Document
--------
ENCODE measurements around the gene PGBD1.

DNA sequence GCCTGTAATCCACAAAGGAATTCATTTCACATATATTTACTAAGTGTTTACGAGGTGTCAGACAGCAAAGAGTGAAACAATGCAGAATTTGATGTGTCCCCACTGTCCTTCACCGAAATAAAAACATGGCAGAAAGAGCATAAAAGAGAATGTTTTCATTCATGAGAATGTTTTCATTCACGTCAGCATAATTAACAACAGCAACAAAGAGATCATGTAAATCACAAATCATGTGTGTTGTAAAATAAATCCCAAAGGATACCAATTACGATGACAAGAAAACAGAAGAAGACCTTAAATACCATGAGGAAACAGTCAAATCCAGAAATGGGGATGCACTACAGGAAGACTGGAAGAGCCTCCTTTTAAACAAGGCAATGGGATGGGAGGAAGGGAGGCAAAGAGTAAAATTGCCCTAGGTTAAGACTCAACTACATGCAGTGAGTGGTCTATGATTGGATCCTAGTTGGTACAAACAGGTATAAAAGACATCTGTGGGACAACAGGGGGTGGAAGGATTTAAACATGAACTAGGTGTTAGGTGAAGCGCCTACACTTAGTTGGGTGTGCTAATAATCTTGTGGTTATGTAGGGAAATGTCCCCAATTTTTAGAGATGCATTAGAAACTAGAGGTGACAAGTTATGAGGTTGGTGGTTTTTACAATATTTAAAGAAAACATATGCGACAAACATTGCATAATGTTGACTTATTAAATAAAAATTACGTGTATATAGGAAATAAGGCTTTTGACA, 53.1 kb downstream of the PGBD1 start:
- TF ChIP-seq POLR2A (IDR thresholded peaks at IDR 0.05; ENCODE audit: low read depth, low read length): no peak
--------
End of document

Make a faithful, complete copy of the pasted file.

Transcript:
ENCODE measurements around the gene PGBD1.

DNA sequence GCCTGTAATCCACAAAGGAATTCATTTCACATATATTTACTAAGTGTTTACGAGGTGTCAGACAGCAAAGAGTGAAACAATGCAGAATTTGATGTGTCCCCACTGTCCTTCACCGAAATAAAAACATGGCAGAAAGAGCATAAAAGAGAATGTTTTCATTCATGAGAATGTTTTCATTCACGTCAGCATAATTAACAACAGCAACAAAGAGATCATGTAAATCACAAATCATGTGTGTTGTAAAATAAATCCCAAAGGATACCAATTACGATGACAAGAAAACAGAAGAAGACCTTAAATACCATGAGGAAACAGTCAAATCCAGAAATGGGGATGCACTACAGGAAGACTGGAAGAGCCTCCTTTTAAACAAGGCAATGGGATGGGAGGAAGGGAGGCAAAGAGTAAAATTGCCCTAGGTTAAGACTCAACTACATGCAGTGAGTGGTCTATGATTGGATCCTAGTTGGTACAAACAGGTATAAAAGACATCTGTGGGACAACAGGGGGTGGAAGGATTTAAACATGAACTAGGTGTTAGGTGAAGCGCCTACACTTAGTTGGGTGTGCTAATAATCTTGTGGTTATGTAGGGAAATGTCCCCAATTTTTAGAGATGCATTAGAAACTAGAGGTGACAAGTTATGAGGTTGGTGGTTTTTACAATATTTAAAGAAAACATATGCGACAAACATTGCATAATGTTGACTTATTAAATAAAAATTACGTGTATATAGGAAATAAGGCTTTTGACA, 53.1 kb downstream of the PGBD1 start:
- TF ChIP-seq POLR2A (IDR thresholded peaks at IDR 0.05; ENCODE audit: low read depth, low read length): no peak